Mary love.

In Uncategorized on December 27, 2010 at 12:50 am

Merry, Merry Christmas (a day or two late) to you my friends!

I hope each of you had a wonderful holiday, filled with Jesus, family, good food, and good times. In the past few years I have come to appreciate the advent season more and more; which is kind of interesting because I don’t think I even knew what “advent” was before I began attending my current church. It just was not part of the lingo or tradition that I remember growing up. When I came to Cornerstone however, celebrating the coming of Jesus suddenly was not just a one day thing, but instead whole advent season to prepare for and celebrate Emmanuel.

Advent is a time of anticipation to me. We as the church anticipate God coming to be with us. We anticipate that one day Christ will return and bring justice, grace, and love forever to our world. The work will be done.

This year I have been thinking a lot about Mary, about birth, about my pregnant friends, and about what the Advent season of anticipation can uniquely mean for women. God showed women such a huge amount of respect by choosing to make a virgin pregnant with his/her Son, and having our savior spend nine months gestating like all the rest of us. At the time of Jesus’ birth discrimination against, and disrespect for, women was pervasive (but isn’t it always unfortunately). Even though women carried babies and bore them, they were not considered to have anything to do with the child’s creation. Believing that nothing good could come from women, society held that men planted the full human “seed” through their semen. So in the midst of this incredibly sexist society God chose to trust a woman with his/her Son. He could have brought Jesus here any way. Jesus could just have appeared… perhaps fully grown. But instead God chose to honor women and throw all the discriminatory nonsense on head by not having a male ‘s semen involved in the most famous birth of all history.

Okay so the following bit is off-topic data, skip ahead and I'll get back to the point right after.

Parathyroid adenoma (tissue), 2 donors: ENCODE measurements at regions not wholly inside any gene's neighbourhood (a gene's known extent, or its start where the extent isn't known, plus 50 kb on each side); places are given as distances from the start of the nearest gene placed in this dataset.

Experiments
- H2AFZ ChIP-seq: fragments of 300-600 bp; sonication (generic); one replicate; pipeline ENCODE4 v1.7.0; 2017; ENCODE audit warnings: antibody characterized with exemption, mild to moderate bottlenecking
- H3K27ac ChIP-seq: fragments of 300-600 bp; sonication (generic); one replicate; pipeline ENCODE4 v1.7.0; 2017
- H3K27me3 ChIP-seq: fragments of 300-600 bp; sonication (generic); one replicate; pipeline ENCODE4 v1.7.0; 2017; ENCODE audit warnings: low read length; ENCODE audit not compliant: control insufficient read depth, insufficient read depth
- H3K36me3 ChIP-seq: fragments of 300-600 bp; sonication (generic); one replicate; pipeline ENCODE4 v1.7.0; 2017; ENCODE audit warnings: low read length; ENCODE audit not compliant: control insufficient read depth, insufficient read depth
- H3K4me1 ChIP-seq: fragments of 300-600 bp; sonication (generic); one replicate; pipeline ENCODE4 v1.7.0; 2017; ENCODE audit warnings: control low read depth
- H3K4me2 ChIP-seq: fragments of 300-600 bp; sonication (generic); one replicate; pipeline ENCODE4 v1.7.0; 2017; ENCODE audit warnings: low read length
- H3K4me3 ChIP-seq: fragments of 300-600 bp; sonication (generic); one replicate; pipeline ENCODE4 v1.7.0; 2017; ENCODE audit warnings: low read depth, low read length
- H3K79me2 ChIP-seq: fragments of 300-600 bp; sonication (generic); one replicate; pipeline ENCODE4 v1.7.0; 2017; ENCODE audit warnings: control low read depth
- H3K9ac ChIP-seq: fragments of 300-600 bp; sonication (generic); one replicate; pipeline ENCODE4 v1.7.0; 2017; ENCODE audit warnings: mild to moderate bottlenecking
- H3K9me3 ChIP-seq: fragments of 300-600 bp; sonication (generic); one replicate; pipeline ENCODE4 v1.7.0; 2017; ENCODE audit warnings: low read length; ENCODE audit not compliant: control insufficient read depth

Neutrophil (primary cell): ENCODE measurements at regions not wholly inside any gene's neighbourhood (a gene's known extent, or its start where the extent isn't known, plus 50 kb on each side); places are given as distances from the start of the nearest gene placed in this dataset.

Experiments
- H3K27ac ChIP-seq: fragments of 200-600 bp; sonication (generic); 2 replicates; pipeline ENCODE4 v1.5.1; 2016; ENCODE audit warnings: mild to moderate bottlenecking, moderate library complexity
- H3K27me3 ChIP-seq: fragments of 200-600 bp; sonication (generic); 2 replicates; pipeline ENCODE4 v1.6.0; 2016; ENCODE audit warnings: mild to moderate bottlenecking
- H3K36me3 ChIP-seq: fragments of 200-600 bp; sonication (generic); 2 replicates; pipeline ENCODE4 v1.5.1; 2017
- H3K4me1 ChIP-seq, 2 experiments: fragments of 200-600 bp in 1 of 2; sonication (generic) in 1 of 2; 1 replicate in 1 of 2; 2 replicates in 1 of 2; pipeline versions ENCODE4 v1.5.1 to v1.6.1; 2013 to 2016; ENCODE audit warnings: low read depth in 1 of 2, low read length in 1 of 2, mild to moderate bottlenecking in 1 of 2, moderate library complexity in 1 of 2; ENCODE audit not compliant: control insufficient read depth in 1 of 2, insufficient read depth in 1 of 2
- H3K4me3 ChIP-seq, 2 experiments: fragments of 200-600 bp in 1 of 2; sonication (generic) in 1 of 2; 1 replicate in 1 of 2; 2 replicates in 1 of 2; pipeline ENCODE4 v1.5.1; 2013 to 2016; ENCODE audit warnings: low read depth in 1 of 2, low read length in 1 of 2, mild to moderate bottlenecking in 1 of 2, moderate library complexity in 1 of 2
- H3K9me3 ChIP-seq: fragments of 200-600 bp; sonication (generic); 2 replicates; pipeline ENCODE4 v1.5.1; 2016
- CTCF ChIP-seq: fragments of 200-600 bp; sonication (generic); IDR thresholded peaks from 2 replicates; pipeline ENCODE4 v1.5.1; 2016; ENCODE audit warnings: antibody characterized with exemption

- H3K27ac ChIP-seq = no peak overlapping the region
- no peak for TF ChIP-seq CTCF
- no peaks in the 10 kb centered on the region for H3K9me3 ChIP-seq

Having just finished reading about fifty birth stories this past week in “Ina May’s Guide to Childbirth” I have come away with even more appreciation for the female body, and awareness that women’s bodies can be trusted to bring life into the world as God intended. I am seeing birth more and more, to be a huge blessing and honor that God has given all of us females. God created us to be strong, powerful, full of love and grace, and then to be the very conduit of the most important person ever to be born.

In the birth stories I have been reading there has been a lot of talk of the anticipation the women feel for their coming delivery of their child. Many of them referred to the time as being holy. I am sure Mary felt the same anticipation. She probably also had a lot of stress occurring in her life around the time of Jesus’ birth (with the whole riding on a donkey for hours while pregnant, having to travel for a dumb census for their dictatorial ruler, and them not being able to find a place to stay), but when her baby came, when Jesus arrived I am sure it was a beautiful, holy time.  A time that God gives all of us with each birth that occurs.

Thinking of Mary anticipating Jesus’ birth, along with all the women I read about, has made me anticipate Jesus in a new way this year. It is less mystical and religious…and honestly more primal. It feels more settled. More natural. Like birth itself.

So here’s to a beautiful season of anticipation drawing to a close. I sure am glad we have kick-ass women like Mary to help show us the way…and bring our Savior to us. My prayer is that we can all move from anticipation to participation. That Emmanuel can overwhelm every aspect of our lives. I sure need this. I think the world and church (honestly) quickly makes it clear that we all do.

An awesome Mary thanks to good ol' google images

  1. You know, you can’t love Jesus without loving his momma. I have found focusing on her reminds me that Jesus was cared for like any other child, and that God so respected women that God decided to put God under the care of a woman, take nourishment from this woman, and be born of her without the help of a man. That’s a woman I would call “full of grace”!

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